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Re: Seems like treatment of NTFS ADS (foo:bar) changed between 1.5 and 1.7 but not mentioned in What's Changed

Thomas Wolff <towo <at>> writes:

> Sorry that I take this up once more (after promising <end:of>), but I 
> had this additional idea after seeing your point about being strictly 
> consistent with the POSIX pathname namespace:
> So what about using "/" as a delimiter? If "foo" is a file, "foo/bar" is 
> not a legal pathname in POSIX, so it could be used to access the "bar" 
> fork of "foo" without causing real harm.

NO - a thousand times no.  Using / in file names, but not as a directory, is 
just ASKING to break everything ever written, and penalize speed of interfaces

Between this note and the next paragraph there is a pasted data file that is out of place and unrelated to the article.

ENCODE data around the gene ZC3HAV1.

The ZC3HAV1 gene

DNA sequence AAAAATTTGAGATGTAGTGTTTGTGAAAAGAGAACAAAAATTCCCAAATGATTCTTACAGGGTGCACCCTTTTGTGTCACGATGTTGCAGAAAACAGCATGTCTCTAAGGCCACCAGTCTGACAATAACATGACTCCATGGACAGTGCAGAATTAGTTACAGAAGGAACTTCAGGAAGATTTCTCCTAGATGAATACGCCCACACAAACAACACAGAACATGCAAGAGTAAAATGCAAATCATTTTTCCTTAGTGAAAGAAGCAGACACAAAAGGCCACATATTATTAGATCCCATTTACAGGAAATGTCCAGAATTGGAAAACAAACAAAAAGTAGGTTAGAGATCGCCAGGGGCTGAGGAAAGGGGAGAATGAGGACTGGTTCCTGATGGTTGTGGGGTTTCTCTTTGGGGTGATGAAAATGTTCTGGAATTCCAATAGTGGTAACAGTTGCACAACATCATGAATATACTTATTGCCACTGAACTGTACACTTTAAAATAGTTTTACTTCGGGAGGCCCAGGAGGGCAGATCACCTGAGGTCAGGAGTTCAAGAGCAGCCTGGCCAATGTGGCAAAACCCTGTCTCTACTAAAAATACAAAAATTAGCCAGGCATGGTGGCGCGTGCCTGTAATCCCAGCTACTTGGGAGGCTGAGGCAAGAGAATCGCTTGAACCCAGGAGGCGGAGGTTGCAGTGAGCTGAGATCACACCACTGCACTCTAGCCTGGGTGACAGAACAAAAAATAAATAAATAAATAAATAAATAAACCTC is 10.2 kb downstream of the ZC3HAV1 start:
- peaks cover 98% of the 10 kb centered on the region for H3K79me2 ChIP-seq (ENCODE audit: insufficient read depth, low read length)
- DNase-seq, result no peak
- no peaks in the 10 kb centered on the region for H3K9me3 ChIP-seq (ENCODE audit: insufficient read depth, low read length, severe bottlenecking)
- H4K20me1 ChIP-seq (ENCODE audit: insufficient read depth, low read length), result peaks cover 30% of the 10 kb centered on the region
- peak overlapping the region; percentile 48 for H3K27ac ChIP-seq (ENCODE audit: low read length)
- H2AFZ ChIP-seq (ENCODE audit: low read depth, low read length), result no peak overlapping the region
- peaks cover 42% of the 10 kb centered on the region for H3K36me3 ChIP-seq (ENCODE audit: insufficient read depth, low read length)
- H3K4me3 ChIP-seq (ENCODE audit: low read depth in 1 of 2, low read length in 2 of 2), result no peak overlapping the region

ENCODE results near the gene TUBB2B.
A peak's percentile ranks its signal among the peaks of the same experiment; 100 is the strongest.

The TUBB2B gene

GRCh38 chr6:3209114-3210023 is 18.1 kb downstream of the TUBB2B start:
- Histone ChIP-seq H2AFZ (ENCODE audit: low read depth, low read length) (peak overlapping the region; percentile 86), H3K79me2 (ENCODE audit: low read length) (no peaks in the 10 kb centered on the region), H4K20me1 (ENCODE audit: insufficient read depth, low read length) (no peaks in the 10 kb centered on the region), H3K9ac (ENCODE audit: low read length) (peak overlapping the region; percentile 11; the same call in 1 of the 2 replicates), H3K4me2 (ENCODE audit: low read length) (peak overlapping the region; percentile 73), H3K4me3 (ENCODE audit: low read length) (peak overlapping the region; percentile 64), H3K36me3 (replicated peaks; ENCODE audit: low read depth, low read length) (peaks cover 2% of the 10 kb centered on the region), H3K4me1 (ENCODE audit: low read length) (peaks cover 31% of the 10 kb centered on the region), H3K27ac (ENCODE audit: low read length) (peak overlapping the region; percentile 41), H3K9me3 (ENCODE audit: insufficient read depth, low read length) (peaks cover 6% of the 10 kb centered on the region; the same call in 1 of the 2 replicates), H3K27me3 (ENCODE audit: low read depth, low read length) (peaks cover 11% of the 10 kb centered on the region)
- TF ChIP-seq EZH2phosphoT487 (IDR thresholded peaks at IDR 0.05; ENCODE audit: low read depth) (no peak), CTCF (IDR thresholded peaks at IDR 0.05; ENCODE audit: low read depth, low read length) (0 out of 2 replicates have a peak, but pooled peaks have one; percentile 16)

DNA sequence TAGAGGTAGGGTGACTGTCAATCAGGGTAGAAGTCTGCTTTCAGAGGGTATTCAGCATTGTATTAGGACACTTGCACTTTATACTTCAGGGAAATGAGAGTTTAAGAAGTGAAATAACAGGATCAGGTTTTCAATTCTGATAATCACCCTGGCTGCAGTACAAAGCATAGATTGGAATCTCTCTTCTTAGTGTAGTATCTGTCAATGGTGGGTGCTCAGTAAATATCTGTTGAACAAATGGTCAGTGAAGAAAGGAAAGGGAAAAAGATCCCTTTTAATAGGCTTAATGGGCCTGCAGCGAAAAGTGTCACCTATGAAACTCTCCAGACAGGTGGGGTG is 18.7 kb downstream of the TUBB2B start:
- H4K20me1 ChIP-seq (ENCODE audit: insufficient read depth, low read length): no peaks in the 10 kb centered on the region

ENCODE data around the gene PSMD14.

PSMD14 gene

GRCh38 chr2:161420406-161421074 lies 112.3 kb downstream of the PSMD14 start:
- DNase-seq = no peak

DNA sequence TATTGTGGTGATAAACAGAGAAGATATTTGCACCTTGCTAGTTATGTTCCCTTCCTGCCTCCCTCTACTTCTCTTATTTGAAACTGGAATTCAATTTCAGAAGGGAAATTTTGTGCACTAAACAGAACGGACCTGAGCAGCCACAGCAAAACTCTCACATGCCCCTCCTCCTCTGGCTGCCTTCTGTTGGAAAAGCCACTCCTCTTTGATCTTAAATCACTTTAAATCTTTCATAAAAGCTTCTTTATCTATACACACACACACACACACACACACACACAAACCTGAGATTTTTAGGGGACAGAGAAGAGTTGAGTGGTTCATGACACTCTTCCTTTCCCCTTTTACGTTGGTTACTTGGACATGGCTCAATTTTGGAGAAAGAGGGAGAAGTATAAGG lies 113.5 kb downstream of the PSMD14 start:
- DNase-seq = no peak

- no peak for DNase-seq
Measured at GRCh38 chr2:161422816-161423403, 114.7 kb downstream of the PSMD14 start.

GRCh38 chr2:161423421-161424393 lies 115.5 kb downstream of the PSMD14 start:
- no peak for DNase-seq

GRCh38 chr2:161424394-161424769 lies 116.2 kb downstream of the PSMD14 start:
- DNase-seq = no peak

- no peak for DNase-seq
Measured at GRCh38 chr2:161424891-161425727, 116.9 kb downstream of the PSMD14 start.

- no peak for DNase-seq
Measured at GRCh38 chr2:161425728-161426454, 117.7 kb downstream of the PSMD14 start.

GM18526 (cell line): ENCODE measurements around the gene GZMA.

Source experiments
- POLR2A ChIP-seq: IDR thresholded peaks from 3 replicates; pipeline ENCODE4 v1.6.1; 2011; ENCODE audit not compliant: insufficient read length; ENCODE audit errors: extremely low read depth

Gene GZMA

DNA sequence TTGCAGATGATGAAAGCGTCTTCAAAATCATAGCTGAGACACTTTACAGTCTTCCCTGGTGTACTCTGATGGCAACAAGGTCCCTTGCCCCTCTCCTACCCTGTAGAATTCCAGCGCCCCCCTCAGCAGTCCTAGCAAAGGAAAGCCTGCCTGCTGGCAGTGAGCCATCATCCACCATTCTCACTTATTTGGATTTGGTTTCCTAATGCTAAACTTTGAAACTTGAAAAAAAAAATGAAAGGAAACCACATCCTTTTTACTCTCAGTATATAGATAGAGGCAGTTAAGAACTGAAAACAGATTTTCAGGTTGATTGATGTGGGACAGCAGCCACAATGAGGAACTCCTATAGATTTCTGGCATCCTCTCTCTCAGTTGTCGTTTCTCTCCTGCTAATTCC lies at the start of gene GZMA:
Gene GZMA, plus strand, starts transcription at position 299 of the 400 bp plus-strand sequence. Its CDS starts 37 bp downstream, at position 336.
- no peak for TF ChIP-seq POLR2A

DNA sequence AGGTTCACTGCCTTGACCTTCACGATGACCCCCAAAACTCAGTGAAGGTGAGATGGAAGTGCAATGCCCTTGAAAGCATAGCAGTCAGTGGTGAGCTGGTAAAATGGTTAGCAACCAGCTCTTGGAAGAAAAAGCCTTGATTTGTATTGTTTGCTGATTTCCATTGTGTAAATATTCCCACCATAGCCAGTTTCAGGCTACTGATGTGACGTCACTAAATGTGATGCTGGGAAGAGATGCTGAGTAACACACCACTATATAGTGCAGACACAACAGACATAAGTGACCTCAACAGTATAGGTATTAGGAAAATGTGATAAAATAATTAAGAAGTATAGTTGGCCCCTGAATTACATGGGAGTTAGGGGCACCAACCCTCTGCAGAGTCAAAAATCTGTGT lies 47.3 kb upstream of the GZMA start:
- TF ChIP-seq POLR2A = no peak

that could care less about this.

But, you _could_ borrow a leaf from Solaris, and support and implementation:

openat(open("foo",flags), "bar", flags)

as a way to open the "bar" stream of the "foo" fd, aka "foo:bar" in windows 
terms.  In other words, open("foo/bar") MUST fail, because foo is not a 
directory, but openat(fd_of_foo,"bar") is an extension allowed by POSIX (just 
because we currently fail with ENOTDIR in that situation doesn't mean we have 
to); and by using the *at interfaces, we could isolate the performance penalty 
to just the situations where the fd is not a directory fd.

You would also want to consider implementing opendir2 (borrowing from BSD 
heritage; there, opendir2 exists to allow the user to select whether whiteout 
entries in a union mount will be ignored), and adding a new DTF_* bit that 
allows opening a file to traverse its alternate streams, instead of the normal 
opening a directory to traverse its contents.

But I won't be writing the patches to do that.

Eric Blake

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